“Valley of the Shadow”
Pros: Homepage is simple: allows users to distill information without feeling overwhelmed, virtual blueprint helps create spatial familiarity, simplicity of design to access well-employed empirical data
Cons: Statistics could benefit from highlighting of important information, it seems slightly anti-Southern, almost no interaction (Hospitality?)
Takeaways: It feels like walking through a cold, dusty house.
“Gilded Age Plains City”
Pros: I love the strategy of targeting everyone and allowing them to enjoy the site on various levels, the INTERACTIVE MAP!!! (I’ve mentioned a want to do the same).
Cons: Heck of a run-on sentence to introduce the site (is that a ‘pro?’).
Takeaways: Scholarly, yet quasi-colloquial, Wood-esque approach in its writing style. I loved it.
Cons: I got confused and left.
Takeaways: 2 minutes of my life.
Pros: Very easy to navigate and read for 2 minutes or 2 hours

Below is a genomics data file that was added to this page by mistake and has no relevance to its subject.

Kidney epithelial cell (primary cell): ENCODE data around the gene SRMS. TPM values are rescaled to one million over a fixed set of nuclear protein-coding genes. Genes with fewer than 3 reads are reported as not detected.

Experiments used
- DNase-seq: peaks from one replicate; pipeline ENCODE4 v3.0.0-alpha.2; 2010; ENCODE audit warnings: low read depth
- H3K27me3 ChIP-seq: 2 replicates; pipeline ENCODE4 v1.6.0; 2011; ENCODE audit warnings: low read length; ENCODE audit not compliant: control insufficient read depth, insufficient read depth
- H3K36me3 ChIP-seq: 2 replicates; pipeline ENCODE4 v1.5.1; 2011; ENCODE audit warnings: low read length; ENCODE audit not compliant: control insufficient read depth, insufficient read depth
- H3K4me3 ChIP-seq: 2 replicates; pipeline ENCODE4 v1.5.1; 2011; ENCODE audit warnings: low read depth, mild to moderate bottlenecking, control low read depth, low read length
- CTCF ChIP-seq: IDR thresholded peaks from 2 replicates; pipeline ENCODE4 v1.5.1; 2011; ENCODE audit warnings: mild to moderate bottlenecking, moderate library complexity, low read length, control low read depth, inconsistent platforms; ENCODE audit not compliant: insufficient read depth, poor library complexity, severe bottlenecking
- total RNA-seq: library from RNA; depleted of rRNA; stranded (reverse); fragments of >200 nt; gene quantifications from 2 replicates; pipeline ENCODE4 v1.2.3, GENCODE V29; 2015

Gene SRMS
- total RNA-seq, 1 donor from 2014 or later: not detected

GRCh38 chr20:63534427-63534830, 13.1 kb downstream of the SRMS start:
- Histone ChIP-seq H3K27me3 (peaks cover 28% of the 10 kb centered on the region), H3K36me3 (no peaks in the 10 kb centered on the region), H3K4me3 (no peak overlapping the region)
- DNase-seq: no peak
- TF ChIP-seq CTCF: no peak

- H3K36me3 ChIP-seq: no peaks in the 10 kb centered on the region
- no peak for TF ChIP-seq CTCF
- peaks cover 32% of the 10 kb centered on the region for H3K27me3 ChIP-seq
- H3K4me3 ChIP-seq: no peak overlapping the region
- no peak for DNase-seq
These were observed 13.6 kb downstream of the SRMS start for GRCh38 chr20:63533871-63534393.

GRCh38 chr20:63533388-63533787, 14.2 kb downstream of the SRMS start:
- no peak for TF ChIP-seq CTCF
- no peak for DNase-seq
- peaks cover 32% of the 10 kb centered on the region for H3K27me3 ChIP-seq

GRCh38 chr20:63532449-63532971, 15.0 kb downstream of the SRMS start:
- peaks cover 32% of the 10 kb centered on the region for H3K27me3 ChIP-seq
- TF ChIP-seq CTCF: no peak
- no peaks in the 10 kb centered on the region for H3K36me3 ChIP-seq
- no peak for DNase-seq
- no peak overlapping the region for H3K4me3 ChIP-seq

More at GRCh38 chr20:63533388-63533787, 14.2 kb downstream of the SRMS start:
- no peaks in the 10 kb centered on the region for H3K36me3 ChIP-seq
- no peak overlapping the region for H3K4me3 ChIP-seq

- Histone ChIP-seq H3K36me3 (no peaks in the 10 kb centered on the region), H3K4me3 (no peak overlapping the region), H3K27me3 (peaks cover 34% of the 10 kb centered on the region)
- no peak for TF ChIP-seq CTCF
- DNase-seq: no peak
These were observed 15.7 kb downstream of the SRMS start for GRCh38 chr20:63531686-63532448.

Cons: Although the references are fun for open-ended learning, the site could have more internal links to take advantage of the technology (“Move away from the prose!”).
Takeaways: It would be nice if the site allowed the user to expand his research from the ‘pop history’ featured here, to more in depth primary sources such as loc.gov.
“Mapping the Republic of Letters”
Pros: Cool/creepy Ben Franklin picture on homepage
Cons: The “Video Introduction” would not load. I feel like I’m intruding.
Takeaways: I guess this a “site in progress.” It seems more like an announcement than anything else.
“The Transatlantic Slave Trade Database”
Pros: Seems like a great resource for statistics on the transatlantic slave trade.
Cons: Very text-heavy, gets stifling when attempting to jump-around.
Takeaways: More of a database than a interactive site. I guess, well-described.